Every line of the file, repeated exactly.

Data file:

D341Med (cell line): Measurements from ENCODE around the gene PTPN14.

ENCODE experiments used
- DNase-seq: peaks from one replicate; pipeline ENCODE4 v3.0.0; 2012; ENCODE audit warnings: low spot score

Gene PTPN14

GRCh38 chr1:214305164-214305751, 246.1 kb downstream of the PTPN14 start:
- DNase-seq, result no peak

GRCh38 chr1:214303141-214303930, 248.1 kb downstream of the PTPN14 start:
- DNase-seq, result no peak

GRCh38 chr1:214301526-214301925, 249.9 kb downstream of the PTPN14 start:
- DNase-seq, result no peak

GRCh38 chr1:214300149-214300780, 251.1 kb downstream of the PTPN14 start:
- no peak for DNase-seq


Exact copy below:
D341Med (cell line): Measurements from ENCODE around the gene PTPN14.

ENCODE experiments used
- DNase-seq: peaks from one replicate; pipeline ENCODE4 v3.0.0; 2012; ENCODE audit warnings: low spot score

Gene PTPN14

GRCh38 chr1:214305164-214305751, 246.1 kb downstream of the PTPN14 start:
- DNase-seq, result no peak

GRCh38 chr1:214303141-214303930, 248.1 kb downstream of the PTPN14 start:
- DNase-seq, result no peak

GRCh38 chr1:214301526-214301925, 249.9 kb downstream of the PTPN14 start:
- DNase-seq, result no peak

GRCh38 chr1:214300149-214300780, 251.1 kb downstream of the PTPN14 start:
- no peak for DNase-seq